CORE 2. directed by the MR physicist and Associate Director of the Caltech Brain Imaging Center, Dr Michael Tyszka, and co-directed by Ralph Adolphs, will provide the most substantial resources required for the four Projects in this Conte Center. It encompasses three MRI systems for structural and functional imaging of the brain in monkeys and in humans, detailed in the Resources section. It will provide all capabilities for structural, functional, and diffusion magnetic resonance imaging proposed in this Conte Center Application. There are three Aims: providing MR imaging including physical resources, assistance, and billing;providing image quality assurance (QA);providing customized software and hardware development.
Aim 1 is to enable the structural and functional MRI needs of Projects 1-3, and the structural, functional and diffusion MRI needs of Project 4. It includes providing infrastructure, reserving scanners, support staff, and billing, as part of the ongoing duties of the Caltech Brain Imaging Center.
Aim 2 is to assure data quality for the imaging.
This Aim will integrate routine, detailed quality assurance data acquired on all three scanners using an automated centralized reporting system monitoring quality factors ranging from raw SNR to spiking artifact detection.
And Aim 3 is development. State-of-the-art neuroimaging requires continual development beyond available commercial products. This includes pulse sequence programming, image reconstruction programming and coil building, as well as general development of optimized imaging protocols and interfacing with peripherals like eyetrackers and psychophysiology in the scanner. We are aided here substantially by the two consultants on this Core, Drs. Wald and Merkle.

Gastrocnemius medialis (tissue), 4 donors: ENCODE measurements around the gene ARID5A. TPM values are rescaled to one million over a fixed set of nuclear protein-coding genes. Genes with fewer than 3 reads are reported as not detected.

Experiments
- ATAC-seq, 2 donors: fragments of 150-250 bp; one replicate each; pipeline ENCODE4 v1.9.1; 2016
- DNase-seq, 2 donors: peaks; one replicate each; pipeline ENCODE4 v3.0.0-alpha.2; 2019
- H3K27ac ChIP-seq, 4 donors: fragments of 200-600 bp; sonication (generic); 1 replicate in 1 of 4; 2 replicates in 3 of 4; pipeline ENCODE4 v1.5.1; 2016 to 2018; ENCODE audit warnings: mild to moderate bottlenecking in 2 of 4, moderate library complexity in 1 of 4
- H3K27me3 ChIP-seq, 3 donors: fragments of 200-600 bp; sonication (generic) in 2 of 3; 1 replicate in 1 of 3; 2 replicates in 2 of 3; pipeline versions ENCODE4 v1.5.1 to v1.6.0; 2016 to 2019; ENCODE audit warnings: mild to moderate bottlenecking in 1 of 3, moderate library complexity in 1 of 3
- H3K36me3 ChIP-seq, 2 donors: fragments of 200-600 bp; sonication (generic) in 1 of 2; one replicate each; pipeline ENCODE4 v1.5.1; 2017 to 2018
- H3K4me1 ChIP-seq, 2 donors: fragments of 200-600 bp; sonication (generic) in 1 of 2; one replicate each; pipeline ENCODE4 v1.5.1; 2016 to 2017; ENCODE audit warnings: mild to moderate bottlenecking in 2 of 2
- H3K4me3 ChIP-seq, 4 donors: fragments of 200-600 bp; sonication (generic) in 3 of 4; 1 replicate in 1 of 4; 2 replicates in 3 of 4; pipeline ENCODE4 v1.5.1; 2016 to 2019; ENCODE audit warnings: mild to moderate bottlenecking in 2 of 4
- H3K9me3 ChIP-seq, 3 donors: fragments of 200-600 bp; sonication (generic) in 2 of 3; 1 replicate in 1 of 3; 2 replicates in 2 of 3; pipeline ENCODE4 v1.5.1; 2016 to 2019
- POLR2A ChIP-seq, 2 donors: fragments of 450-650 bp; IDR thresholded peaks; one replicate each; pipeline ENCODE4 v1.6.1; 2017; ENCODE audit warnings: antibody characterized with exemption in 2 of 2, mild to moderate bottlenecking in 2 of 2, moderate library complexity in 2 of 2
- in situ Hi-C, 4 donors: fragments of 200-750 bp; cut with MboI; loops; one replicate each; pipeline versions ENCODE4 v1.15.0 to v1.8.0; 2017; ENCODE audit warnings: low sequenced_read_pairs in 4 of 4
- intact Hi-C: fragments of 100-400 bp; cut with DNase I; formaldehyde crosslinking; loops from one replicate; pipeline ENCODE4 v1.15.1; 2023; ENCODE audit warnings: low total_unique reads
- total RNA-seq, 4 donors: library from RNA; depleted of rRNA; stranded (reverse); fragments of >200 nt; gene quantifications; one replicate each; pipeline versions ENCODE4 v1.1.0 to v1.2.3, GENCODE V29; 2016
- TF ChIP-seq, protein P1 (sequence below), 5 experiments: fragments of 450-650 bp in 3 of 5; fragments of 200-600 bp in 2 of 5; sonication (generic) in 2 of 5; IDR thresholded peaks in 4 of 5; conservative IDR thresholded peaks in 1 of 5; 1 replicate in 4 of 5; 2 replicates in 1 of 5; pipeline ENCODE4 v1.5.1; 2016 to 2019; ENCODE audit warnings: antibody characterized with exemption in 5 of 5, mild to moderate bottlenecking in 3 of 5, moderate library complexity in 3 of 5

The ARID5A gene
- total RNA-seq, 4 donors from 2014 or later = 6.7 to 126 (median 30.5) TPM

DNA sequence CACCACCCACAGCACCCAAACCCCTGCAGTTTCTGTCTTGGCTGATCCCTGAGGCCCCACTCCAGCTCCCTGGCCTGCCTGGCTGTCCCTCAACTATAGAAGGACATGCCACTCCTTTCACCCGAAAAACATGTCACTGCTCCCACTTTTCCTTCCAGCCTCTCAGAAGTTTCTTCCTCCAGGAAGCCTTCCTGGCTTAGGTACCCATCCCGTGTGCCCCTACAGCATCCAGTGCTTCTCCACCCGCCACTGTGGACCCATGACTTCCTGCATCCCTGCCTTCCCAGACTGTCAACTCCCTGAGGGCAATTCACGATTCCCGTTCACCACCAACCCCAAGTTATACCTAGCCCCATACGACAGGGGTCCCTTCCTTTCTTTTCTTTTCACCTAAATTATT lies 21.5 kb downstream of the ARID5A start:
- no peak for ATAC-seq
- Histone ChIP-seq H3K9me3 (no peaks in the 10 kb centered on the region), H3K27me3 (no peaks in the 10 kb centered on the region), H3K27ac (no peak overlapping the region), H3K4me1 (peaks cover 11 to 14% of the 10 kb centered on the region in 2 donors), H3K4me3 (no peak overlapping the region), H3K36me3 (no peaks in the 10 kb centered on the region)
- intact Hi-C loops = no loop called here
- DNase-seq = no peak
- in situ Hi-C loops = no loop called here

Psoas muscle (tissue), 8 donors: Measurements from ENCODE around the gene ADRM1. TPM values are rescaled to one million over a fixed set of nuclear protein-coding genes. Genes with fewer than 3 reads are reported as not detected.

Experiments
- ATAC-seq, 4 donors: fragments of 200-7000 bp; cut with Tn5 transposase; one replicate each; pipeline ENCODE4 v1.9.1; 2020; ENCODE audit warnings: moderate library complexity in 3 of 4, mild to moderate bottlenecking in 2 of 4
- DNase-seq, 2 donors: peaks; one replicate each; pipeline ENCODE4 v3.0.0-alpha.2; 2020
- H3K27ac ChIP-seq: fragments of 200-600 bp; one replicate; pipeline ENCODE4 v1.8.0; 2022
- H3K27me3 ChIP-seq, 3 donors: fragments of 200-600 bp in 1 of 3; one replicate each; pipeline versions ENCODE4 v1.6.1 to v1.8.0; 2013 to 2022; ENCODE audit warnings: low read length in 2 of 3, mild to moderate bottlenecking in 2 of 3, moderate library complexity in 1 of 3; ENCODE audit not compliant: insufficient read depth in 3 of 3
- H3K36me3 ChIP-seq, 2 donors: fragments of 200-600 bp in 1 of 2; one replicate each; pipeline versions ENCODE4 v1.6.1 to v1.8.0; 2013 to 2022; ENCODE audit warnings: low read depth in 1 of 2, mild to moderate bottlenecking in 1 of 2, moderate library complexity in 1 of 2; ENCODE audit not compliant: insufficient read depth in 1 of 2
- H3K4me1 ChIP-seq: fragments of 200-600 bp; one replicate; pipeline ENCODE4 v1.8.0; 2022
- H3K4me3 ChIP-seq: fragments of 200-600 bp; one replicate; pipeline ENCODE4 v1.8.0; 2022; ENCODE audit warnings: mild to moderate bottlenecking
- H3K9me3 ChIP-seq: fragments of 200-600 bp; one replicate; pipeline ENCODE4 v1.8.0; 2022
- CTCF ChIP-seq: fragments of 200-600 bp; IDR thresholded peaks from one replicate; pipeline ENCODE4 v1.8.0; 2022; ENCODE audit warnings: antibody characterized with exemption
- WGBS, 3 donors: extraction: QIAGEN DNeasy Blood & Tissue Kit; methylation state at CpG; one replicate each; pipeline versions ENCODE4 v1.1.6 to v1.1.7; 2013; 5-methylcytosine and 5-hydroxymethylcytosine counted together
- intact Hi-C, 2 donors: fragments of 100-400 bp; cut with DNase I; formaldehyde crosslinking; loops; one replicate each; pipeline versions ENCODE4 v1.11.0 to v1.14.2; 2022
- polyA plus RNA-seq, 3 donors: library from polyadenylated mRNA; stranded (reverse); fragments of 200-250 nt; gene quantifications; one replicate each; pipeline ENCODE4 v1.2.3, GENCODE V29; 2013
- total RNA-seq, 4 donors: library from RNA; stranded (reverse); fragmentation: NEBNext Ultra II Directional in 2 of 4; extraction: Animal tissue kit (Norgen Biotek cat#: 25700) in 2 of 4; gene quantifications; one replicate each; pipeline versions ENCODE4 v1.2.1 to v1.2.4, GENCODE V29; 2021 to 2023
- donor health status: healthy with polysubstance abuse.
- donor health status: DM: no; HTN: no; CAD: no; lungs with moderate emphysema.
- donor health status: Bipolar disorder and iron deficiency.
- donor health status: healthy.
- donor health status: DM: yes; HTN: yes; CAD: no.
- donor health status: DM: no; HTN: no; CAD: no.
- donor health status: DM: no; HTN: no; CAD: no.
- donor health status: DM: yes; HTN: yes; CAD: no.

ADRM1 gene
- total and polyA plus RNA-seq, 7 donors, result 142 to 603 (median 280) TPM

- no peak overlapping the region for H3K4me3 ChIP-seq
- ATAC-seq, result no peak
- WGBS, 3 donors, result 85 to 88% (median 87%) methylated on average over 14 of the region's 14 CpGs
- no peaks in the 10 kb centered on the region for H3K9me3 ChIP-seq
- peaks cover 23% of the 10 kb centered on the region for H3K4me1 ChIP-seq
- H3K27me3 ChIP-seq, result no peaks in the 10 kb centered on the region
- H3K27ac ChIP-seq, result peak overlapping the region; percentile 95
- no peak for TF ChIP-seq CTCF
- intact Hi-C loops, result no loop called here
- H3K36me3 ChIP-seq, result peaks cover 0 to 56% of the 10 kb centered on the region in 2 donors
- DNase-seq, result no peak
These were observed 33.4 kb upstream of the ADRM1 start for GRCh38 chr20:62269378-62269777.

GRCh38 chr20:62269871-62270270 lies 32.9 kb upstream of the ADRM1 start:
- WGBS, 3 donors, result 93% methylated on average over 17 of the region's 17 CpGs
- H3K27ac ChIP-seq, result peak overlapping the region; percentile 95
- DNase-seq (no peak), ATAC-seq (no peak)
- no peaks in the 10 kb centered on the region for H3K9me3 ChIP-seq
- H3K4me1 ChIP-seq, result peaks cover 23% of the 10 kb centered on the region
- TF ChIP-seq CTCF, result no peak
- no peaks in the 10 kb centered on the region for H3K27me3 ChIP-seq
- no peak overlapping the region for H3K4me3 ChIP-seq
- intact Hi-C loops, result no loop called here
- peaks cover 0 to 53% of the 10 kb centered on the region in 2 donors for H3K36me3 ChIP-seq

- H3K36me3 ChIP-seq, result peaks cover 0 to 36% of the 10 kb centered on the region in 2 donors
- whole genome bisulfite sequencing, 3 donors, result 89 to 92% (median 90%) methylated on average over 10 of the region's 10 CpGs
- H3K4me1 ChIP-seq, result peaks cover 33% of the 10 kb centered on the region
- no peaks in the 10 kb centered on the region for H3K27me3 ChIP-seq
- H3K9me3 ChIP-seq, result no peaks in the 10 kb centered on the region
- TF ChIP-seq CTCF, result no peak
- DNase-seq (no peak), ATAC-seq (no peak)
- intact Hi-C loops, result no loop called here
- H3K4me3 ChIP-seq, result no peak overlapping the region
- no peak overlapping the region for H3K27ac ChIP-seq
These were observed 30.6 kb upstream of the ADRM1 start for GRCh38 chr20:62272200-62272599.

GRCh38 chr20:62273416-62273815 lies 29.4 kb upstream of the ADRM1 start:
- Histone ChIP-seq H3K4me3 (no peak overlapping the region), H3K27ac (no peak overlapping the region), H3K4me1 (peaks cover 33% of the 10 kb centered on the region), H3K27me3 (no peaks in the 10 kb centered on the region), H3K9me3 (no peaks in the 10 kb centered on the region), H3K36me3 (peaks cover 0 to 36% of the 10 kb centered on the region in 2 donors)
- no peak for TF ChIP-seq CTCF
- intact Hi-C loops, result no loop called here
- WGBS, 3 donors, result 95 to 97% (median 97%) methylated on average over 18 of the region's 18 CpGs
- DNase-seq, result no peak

National Institute of Health (NIH)
National Institute of Mental Health (NIMH)
Specialized Center (P50)
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Special Emphasis Panel (ZMH1)
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California Institute of Technology
United States
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Pastor-Bernier, Alexandre; Plott, Charles R; Schultz, Wolfram (2017) Monkeys choose as if maximizing utility compatible with basic principles of revealed preference theory. Proc Natl Acad Sci U S A 114:E1766-E1775
Wang, Shuo; Adolphs, Ralph (2017) Reduced specificity in emotion judgment in people with autism spectrum disorder. Neuropsychologia 99:286-295
Zhang, Carey Y; Aflalo, Tyson; Revechkis, Boris et al. (2017) Partially Mixed Selectivity in Human Posterior Parietal Association Cortex. Neuron 95:697-708.e4
Spunt, Robert P; Ellsworth, Emily; Adolphs, Ralph (2017) The neural basis of understanding the expression of the emotions in man and animals. Soc Cogn Affect Neurosci 12:95-105
Collette, Sven; Pauli, Wolfgang M; Bossaerts, Peter et al. (2017) Neural computations underlying inverse reinforcement learning in the human brain. Elife 6:
Dubois, Julien; Oya, Hiroyuki; Tyszka, J Michael et al. (2017) Causal mapping of emotion networks in the human brain: Framework and initial findings. Neuropsychologia :
Diederen, Kelly M J; Ziauddeen, Hisham; Vestergaard, Martin D et al. (2017) Dopamine Modulates Adaptive Prediction Error Coding in the Human Midbrain and Striatum. J Neurosci 37:1708-1720
Reber, Justin; Feinstein, Justin S; O'Doherty, John P et al. (2017) Selective impairment of goal-directed decision-making following lesions to the human ventromedial prefrontal cortex. Brain 140:1743-1756
Spunt, Robert P; Adolphs, Ralph (2017) The neuroscience of understanding the emotions of others. Neurosci Lett :
Reed, Chrystal M; Birch, Kurtis G; Kami?ski, Jan et al. (2017) Automatic detection of periods of slow wave sleep based on intracranial depth electrode recordings. J Neurosci Methods 282:1-8

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